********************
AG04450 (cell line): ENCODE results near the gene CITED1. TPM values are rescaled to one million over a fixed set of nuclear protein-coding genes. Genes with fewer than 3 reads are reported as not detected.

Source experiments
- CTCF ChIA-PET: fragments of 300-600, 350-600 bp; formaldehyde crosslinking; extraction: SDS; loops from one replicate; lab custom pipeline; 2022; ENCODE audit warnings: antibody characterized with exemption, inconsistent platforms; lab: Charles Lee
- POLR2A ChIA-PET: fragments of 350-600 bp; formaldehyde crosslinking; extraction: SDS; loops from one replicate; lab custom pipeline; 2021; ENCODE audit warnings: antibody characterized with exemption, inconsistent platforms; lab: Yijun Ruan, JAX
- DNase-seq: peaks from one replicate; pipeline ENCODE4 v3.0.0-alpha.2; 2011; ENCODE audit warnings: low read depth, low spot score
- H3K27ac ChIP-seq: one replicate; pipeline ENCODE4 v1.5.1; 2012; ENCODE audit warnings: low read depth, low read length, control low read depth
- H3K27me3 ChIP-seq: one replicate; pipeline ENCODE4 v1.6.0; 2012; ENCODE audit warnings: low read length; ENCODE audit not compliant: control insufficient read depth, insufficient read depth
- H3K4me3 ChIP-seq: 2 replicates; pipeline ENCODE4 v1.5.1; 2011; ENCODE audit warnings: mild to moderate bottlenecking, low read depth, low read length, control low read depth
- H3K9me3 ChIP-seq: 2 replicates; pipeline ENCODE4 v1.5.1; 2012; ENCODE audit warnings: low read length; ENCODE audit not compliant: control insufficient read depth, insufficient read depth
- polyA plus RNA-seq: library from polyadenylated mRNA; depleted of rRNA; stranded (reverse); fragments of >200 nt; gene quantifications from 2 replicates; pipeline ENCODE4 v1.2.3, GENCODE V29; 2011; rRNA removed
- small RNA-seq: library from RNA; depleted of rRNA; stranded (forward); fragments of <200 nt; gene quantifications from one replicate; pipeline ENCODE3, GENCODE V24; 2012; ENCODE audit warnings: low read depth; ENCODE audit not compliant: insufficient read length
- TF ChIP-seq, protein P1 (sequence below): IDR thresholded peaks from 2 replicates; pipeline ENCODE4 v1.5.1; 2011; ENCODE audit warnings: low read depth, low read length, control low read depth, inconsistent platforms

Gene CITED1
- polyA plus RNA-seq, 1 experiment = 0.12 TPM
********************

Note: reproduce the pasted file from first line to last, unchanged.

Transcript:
AG04450 (cell line): ENCODE results near the gene CITED1. TPM values are rescaled to one million over a fixed set of nuclear protein-coding genes. Genes with fewer than 3 reads are reported as not detected.

Source experiments
- CTCF ChIA-PET: fragments of 300-600, 350-600 bp; formaldehyde crosslinking; extraction: SDS; loops from one replicate; lab custom pipeline; 2022; ENCODE audit warnings: antibody characterized with exemption, inconsistent platforms; lab: Charles Lee
- POLR2A ChIA-PET: fragments of 350-600 bp; formaldehyde crosslinking; extraction: SDS; loops from one replicate; lab custom pipeline; 2021; ENCODE audit warnings: antibody characterized with exemption, inconsistent platforms; lab: Yijun Ruan, JAX
- DNase-seq: peaks from one replicate; pipeline ENCODE4 v3.0.0-alpha.2; 2011; ENCODE audit warnings: low read depth, low spot score
- H3K27ac ChIP-seq: one replicate; pipeline ENCODE4 v1.5.1; 2012; ENCODE audit warnings: low read depth, low read length, control low read depth
- H3K27me3 ChIP-seq: one replicate; pipeline ENCODE4 v1.6.0; 2012; ENCODE audit warnings: low read length; ENCODE audit not compliant: control insufficient read depth, insufficient read depth
- H3K4me3 ChIP-seq: 2 replicates; pipeline ENCODE4 v1.5.1; 2011; ENCODE audit warnings: mild to moderate bottlenecking, low read depth, low read length, control low read depth
- H3K9me3 ChIP-seq: 2 replicates; pipeline ENCODE4 v1.5.1; 2012; ENCODE audit warnings: low read length; ENCODE audit not compliant: control insufficient read depth, insufficient read depth
- polyA plus RNA-seq: library from polyadenylated mRNA; depleted of rRNA; stranded (reverse); fragments of >200 nt; gene quantifications from 2 replicates; pipeline ENCODE4 v1.2.3, GENCODE V29; 2011; rRNA removed
- small RNA-seq: library from RNA; depleted of rRNA; stranded (forward); fragments of <200 nt; gene quantifications from one replicate; pipeline ENCODE3, GENCODE V24; 2012; ENCODE audit warnings: low read depth; ENCODE audit not compliant: insufficient read length
- TF ChIP-seq, protein P1 (sequence below): IDR thresholded peaks from 2 replicates; pipeline ENCODE4 v1.5.1; 2011; ENCODE audit warnings: low read depth, low read length, control low read depth, inconsistent platforms

Gene CITED1
- polyA plus RNA-seq, 1 experiment = 0.12 TPM